By Bob Allen
An Arkansas judge who ruled June 9 the state must recognize 500 same-sex marriages that were performed during a six-day window in May 2014 moonlights as a Cooperative Baptist Fellowship pastor and is a well-known speaker at CBF events.
Pulaski County Circuit Judge Wendell Griffen said same-sex couples who obtained marriage licenses between fellow Judge Chris Piazza’s initial ruling permitting gay marriage on May 9, 2014, and another judge’s order May 16 suspending Piazza’s ruling and halting clerks from continuing to issue licenses to gay couples are entitled to the same rights and privileges as heterosexual couples married during the same period.
Griffen also serves as pastor of New Millennium Church in Little Rock, Ark., a congregation that self-describes as “inclusive, progressive and welcoming” with affiliations including the Cooperative Baptist Fellowship, CBF Arkansas and the Association of Welcoming and Affirming Baptists. The congregation recently celebrated its five-year anniversary.
Griffen has spoken a number of high-profile events over the years. In 2013 he was a plenary speaker at the Cooperative Baptist Fellowship General Assembly in Greensboro, N.C., and last year was among speakers at a New Baptist Covenant luncheon at the 2014 CBF meeting in Atlanta.
Griffen led a workshop on criminal justice at the first New Baptist Covenant Celebration in 2008 and was a main speaker at the New Baptist Covenant II simulcast from Atlanta in 2011. At the Baptist Conference on Sexuality and Covenant co-sponsored by CBF and Mercer University in 2012, he described a “religious phobia” he encountered when leading his church members in a study on the Bible and homosexuality.
Griffen was a member of the search committee that recommended CBF Executive Coordinator Suzii Paynter for the job and in 2013 represented CBF in a press conference in Washington, D.C., advocating for immigration reform.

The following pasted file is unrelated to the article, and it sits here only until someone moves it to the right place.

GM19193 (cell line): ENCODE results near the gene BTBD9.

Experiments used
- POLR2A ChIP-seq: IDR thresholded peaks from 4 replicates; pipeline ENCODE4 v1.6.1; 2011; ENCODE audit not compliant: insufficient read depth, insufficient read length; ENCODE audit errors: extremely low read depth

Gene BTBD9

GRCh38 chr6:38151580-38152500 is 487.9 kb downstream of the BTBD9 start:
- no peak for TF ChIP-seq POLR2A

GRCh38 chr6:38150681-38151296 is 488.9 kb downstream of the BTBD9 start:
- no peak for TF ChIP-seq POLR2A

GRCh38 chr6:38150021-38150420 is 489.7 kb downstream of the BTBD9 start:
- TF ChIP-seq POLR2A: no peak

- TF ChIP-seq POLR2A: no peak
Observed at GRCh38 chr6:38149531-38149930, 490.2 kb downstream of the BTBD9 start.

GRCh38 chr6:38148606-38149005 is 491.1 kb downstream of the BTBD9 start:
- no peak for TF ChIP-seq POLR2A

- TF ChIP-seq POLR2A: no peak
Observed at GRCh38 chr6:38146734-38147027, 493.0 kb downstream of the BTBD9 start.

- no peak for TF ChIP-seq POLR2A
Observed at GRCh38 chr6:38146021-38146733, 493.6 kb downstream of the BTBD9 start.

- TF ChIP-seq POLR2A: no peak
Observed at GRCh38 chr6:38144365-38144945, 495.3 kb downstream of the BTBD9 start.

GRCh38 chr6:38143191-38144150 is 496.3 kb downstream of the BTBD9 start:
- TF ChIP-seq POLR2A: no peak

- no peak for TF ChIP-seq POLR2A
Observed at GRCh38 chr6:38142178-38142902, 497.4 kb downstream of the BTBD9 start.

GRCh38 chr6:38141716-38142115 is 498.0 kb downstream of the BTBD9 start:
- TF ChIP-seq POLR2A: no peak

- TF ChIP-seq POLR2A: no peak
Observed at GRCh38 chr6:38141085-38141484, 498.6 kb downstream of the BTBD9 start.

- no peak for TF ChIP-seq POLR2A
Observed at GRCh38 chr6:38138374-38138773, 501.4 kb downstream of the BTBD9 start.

As a member of the Arkansas Court of Appeals appointed by Gov. Jim Guy Tucker in 1996, Griffen clashed with the Arkansas Judicial Discipline and Disability Commission over comments in 2002 criticizing the University of Arkansas’ racial diversity in the wake of the firing of popular basketball coach Nolan Richardson. He later criticized President Bush, the war in Iraq and the U.S. response to Hurricane Katrina.
The ethics panel eventually dropped its case against Griffen, but he was voted out of office when he sought re-election in 2008. In 2010, he was elected to Circuit Judge for the 5th Division in Arkansas, and recently announced he would seek re-election.
In a 15-page ruling, Griffen criticized the director of the state’s Department of Finance and Administration for “shameless disrespect for fundamental fairness and equality” in an effort to circumvent Judge Piazza’s “courageous and plainly stated” ruling that Arkansas’ ban on gay marriage violates the Due Process and Equal Protection clauses of the U.S. Constitution.
The Human Rights Campaign, the nation’s largest LGBT advocacy group, called Griffen’s decision a win for civil rights.
“Virtually every day, we continue to see tremendous signs of progress toward realizing the dream of marriage equality for gay and lesbian Arkansans,” said HRC Arkansas State Director Kendra Johnson. “While we await a final decision by the United States Supreme Court to resolve the issue of marriage equality nationwide once and for all, Judge Griffen’s ruling demonstrates yet again the unmistakable momentum of LGBT equality in the Natural State.”